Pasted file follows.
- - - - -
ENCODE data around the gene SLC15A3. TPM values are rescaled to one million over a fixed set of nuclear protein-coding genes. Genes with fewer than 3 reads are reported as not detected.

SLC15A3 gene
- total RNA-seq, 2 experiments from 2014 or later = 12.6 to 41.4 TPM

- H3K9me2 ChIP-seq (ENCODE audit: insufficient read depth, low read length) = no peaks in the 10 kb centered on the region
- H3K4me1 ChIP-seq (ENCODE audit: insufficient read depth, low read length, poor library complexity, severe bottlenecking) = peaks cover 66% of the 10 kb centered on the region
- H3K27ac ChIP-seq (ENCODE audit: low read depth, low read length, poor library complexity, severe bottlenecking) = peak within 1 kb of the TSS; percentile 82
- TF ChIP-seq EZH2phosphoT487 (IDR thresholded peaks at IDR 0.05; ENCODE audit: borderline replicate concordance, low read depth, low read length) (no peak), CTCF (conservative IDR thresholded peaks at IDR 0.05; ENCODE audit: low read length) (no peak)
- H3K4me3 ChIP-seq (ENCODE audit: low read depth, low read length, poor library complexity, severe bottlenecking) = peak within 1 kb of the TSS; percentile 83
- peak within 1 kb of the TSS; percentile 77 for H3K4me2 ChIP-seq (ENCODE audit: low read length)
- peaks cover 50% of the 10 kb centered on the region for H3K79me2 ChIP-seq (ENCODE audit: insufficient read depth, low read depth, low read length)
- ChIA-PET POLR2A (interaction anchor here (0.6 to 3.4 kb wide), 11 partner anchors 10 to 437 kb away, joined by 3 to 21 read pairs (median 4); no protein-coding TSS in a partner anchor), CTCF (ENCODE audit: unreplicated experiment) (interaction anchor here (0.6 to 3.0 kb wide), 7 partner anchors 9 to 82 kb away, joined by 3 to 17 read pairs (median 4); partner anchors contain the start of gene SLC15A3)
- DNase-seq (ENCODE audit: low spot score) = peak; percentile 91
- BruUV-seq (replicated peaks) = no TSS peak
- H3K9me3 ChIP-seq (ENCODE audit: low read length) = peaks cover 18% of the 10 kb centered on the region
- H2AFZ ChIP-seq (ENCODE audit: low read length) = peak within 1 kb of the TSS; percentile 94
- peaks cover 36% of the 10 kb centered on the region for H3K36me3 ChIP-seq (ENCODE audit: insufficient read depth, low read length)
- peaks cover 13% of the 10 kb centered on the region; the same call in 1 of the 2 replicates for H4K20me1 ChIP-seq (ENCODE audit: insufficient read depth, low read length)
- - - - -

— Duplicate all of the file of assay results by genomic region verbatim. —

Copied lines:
ENCODE data around the gene SLC15A3. TPM values are rescaled to one million over a fixed set of nuclear protein-coding genes. Genes with fewer than 3 reads are reported as not detected.

SLC15A3 gene
- total RNA-seq, 2 experiments from 2014 or later = 12.6 to 41.4 TPM

- H3K9me2 ChIP-seq (ENCODE audit: insufficient read depth, low read length) = no peaks in the 10 kb centered on the region
- H3K4me1 ChIP-seq (ENCODE audit: insufficient read depth, low read length, poor library complexity, severe bottlenecking) = peaks cover 66% of the 10 kb centered on the region
- H3K27ac ChIP-seq (ENCODE audit: low read depth, low read length, poor library complexity, severe bottlenecking) = peak within 1 kb of the TSS; percentile 82
- TF ChIP-seq EZH2phosphoT487 (IDR thresholded peaks at IDR 0.05; ENCODE audit: borderline replicate concordance, low read depth, low read length) (no peak), CTCF (conservative IDR thresholded peaks at IDR 0.05; ENCODE audit: low read length) (no peak)
- H3K4me3 ChIP-seq (ENCODE audit: low read depth, low read length, poor library complexity, severe bottlenecking) = peak within 1 kb of the TSS; percentile 83
- peak within 1 kb of the TSS; percentile 77 for H3K4me2 ChIP-seq (ENCODE audit: low read length)
- peaks cover 50% of the 10 kb centered on the region for H3K79me2 ChIP-seq (ENCODE audit: insufficient read depth, low read depth, low read length)
- ChIA-PET POLR2A (interaction anchor here (0.6 to 3.4 kb wide), 11 partner anchors 10 to 437 kb away, joined by 3 to 21 read pairs (median 4); no protein-coding TSS in a partner anchor), CTCF (ENCODE audit: unreplicated experiment) (interaction anchor here (0.6 to 3.0 kb wide), 7 partner anchors 9 to 82 kb away, joined by 3 to 17 read pairs (median 4); partner anchors contain the start of gene SLC15A3)
- DNase-seq (ENCODE audit: low spot score) = peak; percentile 91
- BruUV-seq (replicated peaks) = no TSS peak
- H3K9me3 ChIP-seq (ENCODE audit: low read length) = peaks cover 18% of the 10 kb centered on the region
- H2AFZ ChIP-seq (ENCODE audit: low read length) = peak within 1 kb of the TSS; percentile 94
- peaks cover 36% of the 10 kb centered on the region for H3K36me3 ChIP-seq (ENCODE audit: insufficient read depth, low read length)
- peaks cover 13% of the 10 kb centered on the region; the same call in 1 of the 2 replicates for H4K20me1 ChIP-seq (ENCODE audit: insufficient read depth, low read length)